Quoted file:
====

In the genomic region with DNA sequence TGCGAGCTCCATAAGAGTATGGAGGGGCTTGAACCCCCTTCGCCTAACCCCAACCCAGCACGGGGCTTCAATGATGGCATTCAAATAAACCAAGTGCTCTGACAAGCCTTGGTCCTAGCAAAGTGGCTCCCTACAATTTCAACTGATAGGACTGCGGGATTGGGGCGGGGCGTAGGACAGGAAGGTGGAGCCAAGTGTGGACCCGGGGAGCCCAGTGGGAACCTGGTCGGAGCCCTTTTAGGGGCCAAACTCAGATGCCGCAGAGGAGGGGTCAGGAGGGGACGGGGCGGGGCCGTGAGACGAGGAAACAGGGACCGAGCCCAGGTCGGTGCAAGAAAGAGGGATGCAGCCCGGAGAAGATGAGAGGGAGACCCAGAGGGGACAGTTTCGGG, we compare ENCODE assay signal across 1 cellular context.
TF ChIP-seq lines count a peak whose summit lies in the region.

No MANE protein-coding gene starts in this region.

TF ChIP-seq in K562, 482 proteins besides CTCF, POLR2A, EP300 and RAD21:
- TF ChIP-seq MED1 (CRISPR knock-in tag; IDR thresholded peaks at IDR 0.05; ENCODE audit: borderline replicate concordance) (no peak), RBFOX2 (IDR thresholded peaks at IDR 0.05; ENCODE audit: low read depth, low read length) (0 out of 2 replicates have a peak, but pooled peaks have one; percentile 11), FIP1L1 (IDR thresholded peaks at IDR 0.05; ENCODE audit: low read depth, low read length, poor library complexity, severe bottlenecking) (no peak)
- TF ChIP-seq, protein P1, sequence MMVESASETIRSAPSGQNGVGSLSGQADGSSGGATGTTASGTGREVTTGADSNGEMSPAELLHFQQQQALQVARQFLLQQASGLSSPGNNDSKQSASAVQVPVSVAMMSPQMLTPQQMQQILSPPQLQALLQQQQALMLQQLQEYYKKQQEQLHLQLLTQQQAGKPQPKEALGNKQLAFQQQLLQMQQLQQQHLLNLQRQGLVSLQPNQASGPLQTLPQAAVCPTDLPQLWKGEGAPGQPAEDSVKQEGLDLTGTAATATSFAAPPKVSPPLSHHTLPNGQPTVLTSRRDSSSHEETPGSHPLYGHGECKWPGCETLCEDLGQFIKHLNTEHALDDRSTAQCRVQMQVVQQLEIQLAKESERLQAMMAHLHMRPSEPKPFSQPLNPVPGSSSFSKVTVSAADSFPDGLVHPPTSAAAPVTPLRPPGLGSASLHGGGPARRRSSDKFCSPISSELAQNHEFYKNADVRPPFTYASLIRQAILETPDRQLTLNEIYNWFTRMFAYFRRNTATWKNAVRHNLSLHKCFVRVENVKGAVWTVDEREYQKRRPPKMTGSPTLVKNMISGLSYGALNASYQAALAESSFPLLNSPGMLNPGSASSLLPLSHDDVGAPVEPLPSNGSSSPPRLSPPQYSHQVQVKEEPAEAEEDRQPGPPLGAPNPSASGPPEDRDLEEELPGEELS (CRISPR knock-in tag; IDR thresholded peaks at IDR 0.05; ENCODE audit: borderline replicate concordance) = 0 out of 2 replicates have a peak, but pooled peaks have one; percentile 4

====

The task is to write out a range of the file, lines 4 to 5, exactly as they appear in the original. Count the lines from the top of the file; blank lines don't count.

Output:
TF ChIP-seq in K562, 482 proteins besides CTCF, POLR2A, EP300 and RAD21:
- TF ChIP-seq MED1 (CRISPR knock-in tag; IDR thresholded peaks at IDR 0.05; ENCODE audit: borderline replicate concordance) (no peak), RBFOX2 (IDR thresholded peaks at IDR 0.05; ENCODE audit: low read depth, low read length) (0 out of 2 replicates have a peak, but pooled peaks have one; percentile 11), FIP1L1 (IDR thresholded peaks at IDR 0.05; ENCODE audit: low read depth, low read length, poor library complexity, severe bottlenecking) (no peak)